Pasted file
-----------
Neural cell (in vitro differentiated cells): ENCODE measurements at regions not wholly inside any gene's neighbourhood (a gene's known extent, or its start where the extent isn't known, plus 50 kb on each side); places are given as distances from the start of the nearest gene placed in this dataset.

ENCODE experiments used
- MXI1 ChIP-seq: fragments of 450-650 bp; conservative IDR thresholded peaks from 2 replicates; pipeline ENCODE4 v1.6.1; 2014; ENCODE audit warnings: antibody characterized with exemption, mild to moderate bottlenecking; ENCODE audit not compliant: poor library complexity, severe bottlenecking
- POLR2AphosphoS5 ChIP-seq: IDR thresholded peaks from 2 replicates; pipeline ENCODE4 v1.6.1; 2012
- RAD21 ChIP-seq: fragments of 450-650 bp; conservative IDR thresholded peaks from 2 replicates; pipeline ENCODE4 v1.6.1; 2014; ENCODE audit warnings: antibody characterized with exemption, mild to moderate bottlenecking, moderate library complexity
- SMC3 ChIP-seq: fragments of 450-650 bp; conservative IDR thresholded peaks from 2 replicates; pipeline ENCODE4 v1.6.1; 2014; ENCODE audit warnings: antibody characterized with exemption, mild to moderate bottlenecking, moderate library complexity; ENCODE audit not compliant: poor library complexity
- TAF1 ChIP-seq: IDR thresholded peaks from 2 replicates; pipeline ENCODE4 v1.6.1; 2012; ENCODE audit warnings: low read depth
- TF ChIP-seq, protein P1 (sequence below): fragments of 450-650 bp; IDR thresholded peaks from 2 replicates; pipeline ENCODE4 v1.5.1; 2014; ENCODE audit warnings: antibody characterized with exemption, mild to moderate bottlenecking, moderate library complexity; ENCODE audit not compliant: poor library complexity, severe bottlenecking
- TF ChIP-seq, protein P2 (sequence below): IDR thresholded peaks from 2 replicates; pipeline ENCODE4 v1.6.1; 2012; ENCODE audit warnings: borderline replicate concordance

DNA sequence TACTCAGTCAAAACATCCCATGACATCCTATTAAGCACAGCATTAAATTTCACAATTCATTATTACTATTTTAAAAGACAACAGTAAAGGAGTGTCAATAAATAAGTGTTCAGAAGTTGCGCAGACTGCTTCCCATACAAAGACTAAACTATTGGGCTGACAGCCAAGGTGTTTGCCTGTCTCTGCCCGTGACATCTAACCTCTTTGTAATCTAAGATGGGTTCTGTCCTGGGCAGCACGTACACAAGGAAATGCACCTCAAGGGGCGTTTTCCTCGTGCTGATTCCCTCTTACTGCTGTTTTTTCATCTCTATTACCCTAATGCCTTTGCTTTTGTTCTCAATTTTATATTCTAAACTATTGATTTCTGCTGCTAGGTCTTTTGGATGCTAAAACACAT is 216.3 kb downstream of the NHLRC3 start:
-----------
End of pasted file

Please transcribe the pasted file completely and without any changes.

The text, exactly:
Neural cell (in vitro differentiated cells): ENCODE measurements at regions not wholly inside any gene's neighbourhood (a gene's known extent, or its start where the extent isn't known, plus 50 kb on each side); places are given as distances from the start of the nearest gene placed in this dataset.

ENCODE experiments used
- MXI1 ChIP-seq: fragments of 450-650 bp; conservative IDR thresholded peaks from 2 replicates; pipeline ENCODE4 v1.6.1; 2014; ENCODE audit warnings: antibody characterized with exemption, mild to moderate bottlenecking; ENCODE audit not compliant: poor library complexity, severe bottlenecking
- POLR2AphosphoS5 ChIP-seq: IDR thresholded peaks from 2 replicates; pipeline ENCODE4 v1.6.1; 2012
- RAD21 ChIP-seq: fragments of 450-650 bp; conservative IDR thresholded peaks from 2 replicates; pipeline ENCODE4 v1.6.1; 2014; ENCODE audit warnings: antibody characterized with exemption, mild to moderate bottlenecking, moderate library complexity
- SMC3 ChIP-seq: fragments of 450-650 bp; conservative IDR thresholded peaks from 2 replicates; pipeline ENCODE4 v1.6.1; 2014; ENCODE audit warnings: antibody characterized with exemption, mild to moderate bottlenecking, moderate library complexity; ENCODE audit not compliant: poor library complexity
- TAF1 ChIP-seq: IDR thresholded peaks from 2 replicates; pipeline ENCODE4 v1.6.1; 2012; ENCODE audit warnings: low read depth
- TF ChIP-seq, protein P1 (sequence below): fragments of 450-650 bp; IDR thresholded peaks from 2 replicates; pipeline ENCODE4 v1.5.1; 2014; ENCODE audit warnings: antibody characterized with exemption, mild to moderate bottlenecking, moderate library complexity; ENCODE audit not compliant: poor library complexity, severe bottlenecking
- TF ChIP-seq, protein P2 (sequence below): IDR thresholded peaks from 2 replicates; pipeline ENCODE4 v1.6.1; 2012; ENCODE audit warnings: borderline replicate concordance

DNA sequence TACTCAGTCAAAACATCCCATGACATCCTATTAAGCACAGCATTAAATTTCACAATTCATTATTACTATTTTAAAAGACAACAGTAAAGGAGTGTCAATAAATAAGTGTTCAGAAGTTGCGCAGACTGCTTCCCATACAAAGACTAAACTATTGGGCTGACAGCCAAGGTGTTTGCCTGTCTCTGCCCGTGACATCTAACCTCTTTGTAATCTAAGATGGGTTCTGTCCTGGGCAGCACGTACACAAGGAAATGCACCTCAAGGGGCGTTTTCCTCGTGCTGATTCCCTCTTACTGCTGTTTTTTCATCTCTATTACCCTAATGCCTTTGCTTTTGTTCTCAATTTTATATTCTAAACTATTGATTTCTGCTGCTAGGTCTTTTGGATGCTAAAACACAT is 216.3 kb downstream of the NHLRC3 start: